|Publication number||US3237902 A|
|Publication date||Mar 1, 1966|
|Filing date||Jun 1, 1964|
|Priority date||Jun 3, 1963|
|Also published as||DE1290297B, DE1290297C2, DE1997797U|
|Publication number||US 3237902 A, US 3237902A, US-A-3237902, US3237902 A, US3237902A|
|Original Assignee||Morita Mfg|
|Export Citation||BiBTeX, EndNote, RefMan|
|Patent Citations (8), Referenced by (12), Classifications (11)|
|External Links: USPTO, USPTO Assignment, Espacenet|
March 1, 196 KAZUO HAYASHI DENTAL TRAY SUPPORTING MECHANISM 4 Sheets-Sheet 1 Filed June 1, 1964 INVENTOR HA2 U0 HA YASHI Attorn ys March 1966 KAZUO HAYASHI DENTAL TRAY SUPPORTING MECHANISM 4 Sheets-Sheet 2 Filed June 1, 1964 INVENTOR KAZUO HAY/ Sill y WW;-
Attarne vs March 1, 1966 KAZUO HAYASHI DENTAL TRAY SUPPORTING MECHANISM 4 Sheets-Sheet 3 Filed June 1, 1964 Attorneys March 1, 1966 KAZUO HAYASHI DENTAL TRAY SUPPORTING MECHANISM Filed June 1, 1964 4 Sheets-Sheet 4 I IWENTOR KAZUO HAYASHI .6) flwvdvw Atnrne vs United States Patent 3,237,902 DENTAL TRAY SUPPORTING MECHANESM Kazuo Hayashi, Kyoto, Japan, assignor to Kabushiki Kaisha Morita Seisakusho, Kyoto, Japan, a corporation of Japan Filed June 1, 1964, Ser. No. 371,253 Claims priority, application Japan, June 3, 1963, 38/29,114 Claims. (Ci. 248--281) This invention relates to dental apparatus and more particularly to a supporting mechanism for a dental tray upon which various dental instuments are placed for use in dental work.
To support such a dental tray, it is known to use a mechanism comprising a parallel linkage movable or inclinable to different positions. Such a prior art mechanism is generally so arranged that so long as a predetermined amount of weight is imposed on the tray, the linkage is balanced and held stable in whatever inclined position it may be. However, the number of dental instruments to be employed in dental work and, consequently, to be placed on the tray varies with the type of treatment to be practised, and during the treatment, when the dentist has taken up any one of the instruments from the tray, the weight acting on the linkage changes. It will not suffice, therefore, to arrange merely so that the linkage supporting the tray is always balanced regardless of its inclination so long as a predetermined number of instruments are placed on the tray. As mentioned above, as the number of instruments placed on the tray varies during dental work, the weight acting on it varies, causing the tray supporting linkage to become unbalanced in a certain inclined position it happens to take.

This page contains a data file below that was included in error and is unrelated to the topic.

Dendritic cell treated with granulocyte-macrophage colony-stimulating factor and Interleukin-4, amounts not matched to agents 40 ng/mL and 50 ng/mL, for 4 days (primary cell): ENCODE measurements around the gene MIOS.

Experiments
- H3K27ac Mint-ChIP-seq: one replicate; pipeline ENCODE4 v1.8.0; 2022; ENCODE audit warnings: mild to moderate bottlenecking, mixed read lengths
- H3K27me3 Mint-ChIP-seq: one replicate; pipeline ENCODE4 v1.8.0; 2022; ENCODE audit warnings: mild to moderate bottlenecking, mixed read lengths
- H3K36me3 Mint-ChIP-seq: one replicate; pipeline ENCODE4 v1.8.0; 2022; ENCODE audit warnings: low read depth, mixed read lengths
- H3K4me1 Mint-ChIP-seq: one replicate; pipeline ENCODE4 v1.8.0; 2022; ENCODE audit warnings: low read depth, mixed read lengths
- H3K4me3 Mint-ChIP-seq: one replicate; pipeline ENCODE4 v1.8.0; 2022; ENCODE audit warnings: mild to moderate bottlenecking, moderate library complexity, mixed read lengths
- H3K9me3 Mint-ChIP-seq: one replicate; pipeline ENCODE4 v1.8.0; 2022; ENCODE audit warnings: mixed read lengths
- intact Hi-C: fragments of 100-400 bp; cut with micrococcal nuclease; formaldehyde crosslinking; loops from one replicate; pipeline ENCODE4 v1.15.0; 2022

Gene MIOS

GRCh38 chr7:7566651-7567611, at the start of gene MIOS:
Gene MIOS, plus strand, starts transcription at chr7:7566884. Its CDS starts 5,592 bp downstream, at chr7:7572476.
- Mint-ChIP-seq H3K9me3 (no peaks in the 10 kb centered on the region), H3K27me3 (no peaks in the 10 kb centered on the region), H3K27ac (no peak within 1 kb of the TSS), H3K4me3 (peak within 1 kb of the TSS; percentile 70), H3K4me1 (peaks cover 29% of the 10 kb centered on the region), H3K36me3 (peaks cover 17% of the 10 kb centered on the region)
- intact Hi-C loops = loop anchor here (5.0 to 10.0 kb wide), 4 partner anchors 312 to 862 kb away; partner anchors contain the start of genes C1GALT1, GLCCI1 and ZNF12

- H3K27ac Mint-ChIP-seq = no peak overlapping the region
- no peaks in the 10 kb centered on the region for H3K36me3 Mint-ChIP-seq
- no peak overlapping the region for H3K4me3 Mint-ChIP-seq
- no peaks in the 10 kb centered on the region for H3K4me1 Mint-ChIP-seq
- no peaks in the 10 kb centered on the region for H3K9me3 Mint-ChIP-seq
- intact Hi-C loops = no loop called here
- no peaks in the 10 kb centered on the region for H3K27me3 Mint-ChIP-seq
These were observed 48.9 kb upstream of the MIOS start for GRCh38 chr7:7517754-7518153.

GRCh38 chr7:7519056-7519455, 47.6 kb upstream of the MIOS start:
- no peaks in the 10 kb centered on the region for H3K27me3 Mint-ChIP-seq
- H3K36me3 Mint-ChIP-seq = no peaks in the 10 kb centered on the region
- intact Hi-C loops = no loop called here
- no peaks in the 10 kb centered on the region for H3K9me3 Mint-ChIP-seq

The primary object of this invention is, therefore, to provide a dental tray supporting mechanism which can be conveniently moved or inclined to any desired position.
Another object of the invention is to provide a dental tray supporting mechanism which can be conveniently moved or inclined to any desired position.
Another object of the invention is to provide a dental tray supporting mechanism which can be held stable in any desired position regardless of its inclination and even when the number of instruments on the tray and, consequently, the weight acting on it varies during dental work.
Another object of the invention is to provide a tray supporting mechanism in which the tray supporting various dental instruments can be easily moved into different positions, relative to the mouth of the patient, most convenient for the dentist to take up any one of the instruments on the tray during treatment.
Other objects, features and advantages of the invention will be apparent from the following detailed description of preferred embodiments thereof with reference to the accompanyin g drawings wherein:
FIG. 1 is a fragmentary perspective view of one embodiment of the invention;
FIG. 2 is an enlarged elevational view in vertical section of FIG. 1, illustrating the principal portion of the interior mechanism;
FIG. 3 is an elevational view of another embodiment of the invention;
FIG. 4 is an enlarged elevational view in vertical section of a portion of FIG. 3; and
:FIG. 5 is an enlarged elevational view in vertical section of another portion of FIG. 3.
Now referring in detail to the drawings, the supporting mechanism of the invention comprises a linkage, generally designated 1, comprising a pair of parallel arms or links 2, 3 and a pair of brackets 4, 5. The opposite ends of the links 2 and 3 are connected to the brackets 4 and 5 by ice pivot pins 6, 7 and 8, 9, respectively, so that the four lines connecting the pins 6, 7, 8 and 9 form a parallelogram. The two links are inclinable or rota-table in a constant parallel relationship with each other about their respective pivot pins 6, 7, so that the bracket 5 supported by the other ends of the two links can be raised or lowered relative to the floor. A spring 10 is provided on the linkage for balancing it. The strength and the mounting position of the spring may be such that when the bracket 5 supports a weight, the spring can balance it, regardless of the inclination of the links. In the embodiment as shown in FIGS. 1 and 2, the spring 10 has its one end fixed to a suitable point of the link 3 and the other end connected to one end of a cable or wire 11 which passes over a pin 12 fixed to the link 3 and is connected at the other end to the link 2.